"You give me" is the strongest piece on the album, starting as a slow power rock song of the type which dominated the second side of "Thoughts of moving on" before developing into a fast paced sequence of lead guitar followed by brass then keyboards. Larry Smith's arrangement of his own composition here is bold and compelling. The album closes with Paul Hoffert's "Lonely places", a song which attempts to explain why he needs to leave the band at this point. Ironically, the song is not a depressive ballad, but a strong up-tempo bras driven rocker.

"Sunny days" was to all intents and purposes the last great album by Lighthouse. While many of the songs err towards simplicity in structure, there is plenty in the way of strong arrangements and inspired performances.

In the UK, the album was only the second to be released on the newly formed Mooncrest record label, the first being Nazareth's "Razamanaz".

Lighthouse - 1971 - Thoughts Of Moving On

Lighthouse
1971
Thoughts Of Moving On




01. Take It Slow (Out In The Country)
02. What Gives You The Right
03. You And Me
04. Fly My Airplane
05. I'd Be So Happy
06. I Just Wanna Be Your Friend
07. I'm Gonna Try To Make It
08. Rockin' Chair
09. Walk Me Down
10. Insane


- Richard Armin / electric cello
- Ralph Cole / Guitar, Vocals
- Don Dinovo / Viola, Violin (Electric)
- Paul Hoffert / Keyboards, Vibraphone
- Keith Jollimore / Flute, Saxophone, Vocals, Wind
- Mike Malone / Trumpet, Flugelhorn
- Bobby McBride / Percussion, Vocals
- Skip Prokop / Guitar, Percussion, Drums, Vocals
- Howard Shore / Flute, Saxophone, Vocals
- Larry Smith / Trombone, Vocals
- Louis Yacknin / Bass



"Thoughts of moving on" was the first album I bought by Lighthouse, way back in the early 1970's. It quickly become a personal favourite, the strong harmonies and exciting use of a full brass section of this Canadian outfit offering a unique alternative to the music then being made by British bands.

The album neatly spits in two halves, with side one generally containing the upbeat numbers, and side two the ballads and powerful slower songs.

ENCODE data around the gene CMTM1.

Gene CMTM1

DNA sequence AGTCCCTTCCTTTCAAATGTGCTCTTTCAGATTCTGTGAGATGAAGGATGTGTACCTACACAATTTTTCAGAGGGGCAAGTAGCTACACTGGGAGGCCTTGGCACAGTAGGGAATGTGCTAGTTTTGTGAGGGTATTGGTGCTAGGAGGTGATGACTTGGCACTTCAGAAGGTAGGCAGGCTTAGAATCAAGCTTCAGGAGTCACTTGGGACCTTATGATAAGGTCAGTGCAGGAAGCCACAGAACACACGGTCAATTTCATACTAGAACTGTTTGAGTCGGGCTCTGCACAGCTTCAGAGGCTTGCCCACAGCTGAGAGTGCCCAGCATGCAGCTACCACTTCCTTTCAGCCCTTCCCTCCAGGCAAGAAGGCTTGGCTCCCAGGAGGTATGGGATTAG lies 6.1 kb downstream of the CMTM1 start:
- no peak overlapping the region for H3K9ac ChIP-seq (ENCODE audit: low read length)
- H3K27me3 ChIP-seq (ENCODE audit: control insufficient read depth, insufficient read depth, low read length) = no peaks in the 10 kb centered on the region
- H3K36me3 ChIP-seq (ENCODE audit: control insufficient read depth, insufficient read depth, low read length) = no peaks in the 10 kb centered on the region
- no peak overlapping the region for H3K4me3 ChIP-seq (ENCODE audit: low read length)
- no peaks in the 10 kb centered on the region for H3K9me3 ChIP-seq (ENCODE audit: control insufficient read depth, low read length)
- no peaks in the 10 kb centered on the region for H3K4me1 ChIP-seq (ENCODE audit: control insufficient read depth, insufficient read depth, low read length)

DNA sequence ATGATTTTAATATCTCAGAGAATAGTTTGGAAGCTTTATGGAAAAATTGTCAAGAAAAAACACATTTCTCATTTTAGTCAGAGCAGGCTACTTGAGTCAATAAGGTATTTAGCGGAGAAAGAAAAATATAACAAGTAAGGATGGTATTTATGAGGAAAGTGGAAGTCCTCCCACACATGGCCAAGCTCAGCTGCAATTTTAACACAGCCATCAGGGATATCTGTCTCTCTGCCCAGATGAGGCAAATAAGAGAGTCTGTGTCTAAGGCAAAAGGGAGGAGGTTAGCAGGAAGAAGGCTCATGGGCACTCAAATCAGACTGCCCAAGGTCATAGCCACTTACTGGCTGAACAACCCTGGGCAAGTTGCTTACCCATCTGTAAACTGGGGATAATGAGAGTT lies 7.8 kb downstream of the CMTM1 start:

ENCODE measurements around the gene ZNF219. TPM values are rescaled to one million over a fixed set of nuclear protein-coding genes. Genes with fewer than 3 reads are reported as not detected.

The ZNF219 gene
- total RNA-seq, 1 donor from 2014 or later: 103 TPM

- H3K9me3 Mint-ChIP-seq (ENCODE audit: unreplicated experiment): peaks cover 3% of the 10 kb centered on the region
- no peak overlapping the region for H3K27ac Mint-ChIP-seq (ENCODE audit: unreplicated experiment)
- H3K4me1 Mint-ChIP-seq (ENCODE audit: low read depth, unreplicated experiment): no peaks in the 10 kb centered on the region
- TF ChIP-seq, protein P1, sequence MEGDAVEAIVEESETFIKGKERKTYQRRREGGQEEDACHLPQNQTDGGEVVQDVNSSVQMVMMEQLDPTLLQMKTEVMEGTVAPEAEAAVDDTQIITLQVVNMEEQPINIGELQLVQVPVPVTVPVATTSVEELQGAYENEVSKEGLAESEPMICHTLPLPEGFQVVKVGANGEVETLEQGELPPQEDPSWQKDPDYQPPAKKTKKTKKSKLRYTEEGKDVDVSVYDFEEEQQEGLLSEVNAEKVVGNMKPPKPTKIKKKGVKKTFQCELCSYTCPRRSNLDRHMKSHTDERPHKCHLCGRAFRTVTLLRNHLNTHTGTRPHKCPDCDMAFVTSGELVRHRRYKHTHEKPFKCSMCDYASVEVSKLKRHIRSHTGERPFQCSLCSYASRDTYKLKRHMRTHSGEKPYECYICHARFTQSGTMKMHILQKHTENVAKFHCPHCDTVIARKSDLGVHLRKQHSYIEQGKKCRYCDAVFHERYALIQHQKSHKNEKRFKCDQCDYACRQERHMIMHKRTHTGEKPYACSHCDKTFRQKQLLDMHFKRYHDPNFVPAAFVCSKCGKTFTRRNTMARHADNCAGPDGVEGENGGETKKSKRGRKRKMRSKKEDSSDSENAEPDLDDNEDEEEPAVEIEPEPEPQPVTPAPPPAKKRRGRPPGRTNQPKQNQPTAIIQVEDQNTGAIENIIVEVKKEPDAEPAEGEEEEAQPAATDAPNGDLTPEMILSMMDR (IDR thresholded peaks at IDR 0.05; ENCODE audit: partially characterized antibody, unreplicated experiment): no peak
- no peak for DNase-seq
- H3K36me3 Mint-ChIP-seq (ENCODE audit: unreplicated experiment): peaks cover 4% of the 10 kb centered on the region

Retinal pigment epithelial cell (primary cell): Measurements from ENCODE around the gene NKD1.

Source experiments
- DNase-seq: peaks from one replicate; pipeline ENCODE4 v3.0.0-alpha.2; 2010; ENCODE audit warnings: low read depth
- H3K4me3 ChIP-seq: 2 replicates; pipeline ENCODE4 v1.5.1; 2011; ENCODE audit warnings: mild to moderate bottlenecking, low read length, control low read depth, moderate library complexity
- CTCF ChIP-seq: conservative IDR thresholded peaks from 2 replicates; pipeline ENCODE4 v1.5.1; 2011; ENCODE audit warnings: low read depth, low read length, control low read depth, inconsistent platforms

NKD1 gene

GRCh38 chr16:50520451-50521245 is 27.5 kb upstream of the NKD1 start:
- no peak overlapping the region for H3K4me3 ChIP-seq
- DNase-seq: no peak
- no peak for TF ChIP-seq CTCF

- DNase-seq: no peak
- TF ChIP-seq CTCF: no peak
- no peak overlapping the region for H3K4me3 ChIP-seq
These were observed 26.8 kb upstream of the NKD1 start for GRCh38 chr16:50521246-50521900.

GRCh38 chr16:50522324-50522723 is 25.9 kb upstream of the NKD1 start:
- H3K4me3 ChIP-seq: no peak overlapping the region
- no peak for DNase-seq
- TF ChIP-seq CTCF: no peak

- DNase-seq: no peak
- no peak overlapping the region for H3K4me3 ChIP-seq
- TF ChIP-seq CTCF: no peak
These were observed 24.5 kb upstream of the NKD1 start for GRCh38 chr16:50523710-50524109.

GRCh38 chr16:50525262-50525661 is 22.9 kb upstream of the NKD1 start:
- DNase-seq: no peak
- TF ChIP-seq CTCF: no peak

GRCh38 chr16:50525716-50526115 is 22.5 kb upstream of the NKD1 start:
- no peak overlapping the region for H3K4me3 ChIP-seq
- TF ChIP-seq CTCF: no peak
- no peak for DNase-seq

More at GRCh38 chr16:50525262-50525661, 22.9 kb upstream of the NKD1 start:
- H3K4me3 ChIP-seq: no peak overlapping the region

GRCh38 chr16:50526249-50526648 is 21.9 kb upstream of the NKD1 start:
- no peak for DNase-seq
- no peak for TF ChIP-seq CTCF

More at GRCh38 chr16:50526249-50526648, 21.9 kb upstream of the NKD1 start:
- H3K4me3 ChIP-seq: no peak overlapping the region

The opening "Take it slow" was released as a reasonably successful single in the US and Canada, the strong hook making it the obvious choice. "Fly my aeroplane", "Rockin' chair" and "What gives you the right" continue the upbeat radio friendly pop rock sound the band had adopted for the previous album ("One fine morning"). "I just wanna be your friend" was also released as a single, the Three Dog Night like harmonic arrangement making for an instantly appealing, if largely unchallenging song.

"Walk me down" sees the pace drop for this delicate ballad with lush mellotron orchestration. The late Bob McBride's vocal here is one of the finest he recorded during his time with the band. The track sets the mood for much of the second side, which has the longer, generally slower songs. "You and me" is another reflective ballad with good keyboard work and a CSNY sound. The track plays out with some nice flute.

If side was primarily upbeat, with one ballad, side two's softer atmosphere is interrupted by the Russ Ballard like "Insane". "I'd be so happy" is a wonderful power ballad which the aforementioned Three Dog Night truncated and included on their "Hard Labor" album. The strong song writing here is complemented by a superb arrangement. The album closes with "I'm gonna try to make it", another reflective piece featuring a strong brass arrangement and melodic harmonies.

"Thoughts of moving on" does exactly what it says on the tin. It finds Lighthouse moving in a more commercial direction while retaining their emphasis on strong arrangements and tight performances. While the album does not offer anything particularly challenging it does represent a highly enjoyable experience.




Lighthouse - 1971 - One Fine Morning

Lighthouse 
1971 
One Fine Morning




01. Love Of A Woman (5:52)
02. Little Kind Words (4:15)
03. Old Man (5:35)
04. Sing Sing Sing (3:22)
05. 1849 (6:12)
06. One Fine Morning (5:14)
07. Hats Off (To The Stranger) (3:37)
08. Show Me The Way (2:25)
09. Step Out On The Sea (5:04)
10. Sweet Lullaby (4:56)

Total time - 44:32

Additional tracks on Repertoire Records CD
11. One Fine Morning (single edit) (3:21)
12. Take It Slow (Out In The Country) (3:05)
13. Sweet Lullaby (single edit) (4:04)

- Dick Armin / cello
- Ralph Cole / guitar, vocals
- Don Dinovo / viola
- Paul Hoffert / keyboards
- Keith Jollimore / vocals, wind
- Bobby McBride / percussion, vocals
- Pete Pantaluk / trumpet
- Skip Prokop / guitar, drums, vocals
- Howard Shore / saxophone
- Larry Smith / trombone, vocals
- Louis Yacknin / bass